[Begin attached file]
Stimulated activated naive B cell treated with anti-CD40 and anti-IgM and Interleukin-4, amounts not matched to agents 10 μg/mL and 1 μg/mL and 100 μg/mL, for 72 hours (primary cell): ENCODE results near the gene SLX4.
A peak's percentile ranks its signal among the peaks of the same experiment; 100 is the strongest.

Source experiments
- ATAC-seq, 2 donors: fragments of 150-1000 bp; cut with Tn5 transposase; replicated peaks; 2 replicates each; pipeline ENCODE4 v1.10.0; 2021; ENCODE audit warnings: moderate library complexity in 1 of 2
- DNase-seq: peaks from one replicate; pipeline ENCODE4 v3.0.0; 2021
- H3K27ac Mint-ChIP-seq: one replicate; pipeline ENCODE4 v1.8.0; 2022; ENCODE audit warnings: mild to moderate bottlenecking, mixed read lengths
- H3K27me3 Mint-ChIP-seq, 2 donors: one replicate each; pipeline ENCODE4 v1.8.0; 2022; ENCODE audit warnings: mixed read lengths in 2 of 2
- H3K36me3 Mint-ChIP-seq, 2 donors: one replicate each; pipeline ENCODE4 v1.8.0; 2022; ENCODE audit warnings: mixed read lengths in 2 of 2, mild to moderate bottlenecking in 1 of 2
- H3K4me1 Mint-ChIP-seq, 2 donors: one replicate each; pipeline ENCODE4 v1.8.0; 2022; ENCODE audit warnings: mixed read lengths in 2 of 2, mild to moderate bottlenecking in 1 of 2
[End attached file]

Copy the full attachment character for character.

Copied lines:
Stimulated activated naive B cell treated with anti-CD40 and anti-IgM and Interleukin-4, amounts not matched to agents 10 μg/mL and 1 μg/mL and 100 μg/mL, for 72 hours (primary cell): ENCODE results near the gene SLX4.
A peak's percentile ranks its signal among the peaks of the same experiment; 100 is the strongest.

Source experiments
- ATAC-seq, 2 donors: fragments of 150-1000 bp; cut with Tn5 transposase; replicated peaks; 2 replicates each; pipeline ENCODE4 v1.10.0; 2021; ENCODE audit warnings: moderate library complexity in 1 of 2
- DNase-seq: peaks from one replicate; pipeline ENCODE4 v3.0.0; 2021
- H3K27ac Mint-ChIP-seq: one replicate; pipeline ENCODE4 v1.8.0; 2022; ENCODE audit warnings: mild to moderate bottlenecking, mixed read lengths
- H3K27me3 Mint-ChIP-seq, 2 donors: one replicate each; pipeline ENCODE4 v1.8.0; 2022; ENCODE audit warnings: mixed read lengths in 2 of 2
- H3K36me3 Mint-ChIP-seq, 2 donors: one replicate each; pipeline ENCODE4 v1.8.0; 2022; ENCODE audit warnings: mixed read lengths in 2 of 2, mild to moderate bottlenecking in 1 of 2
- H3K4me1 Mint-ChIP-seq, 2 donors: one replicate each; pipeline ENCODE4 v1.8.0; 2022; ENCODE audit warnings: mixed read lengths in 2 of 2, mild to moderate bottlenecking in 1 of 2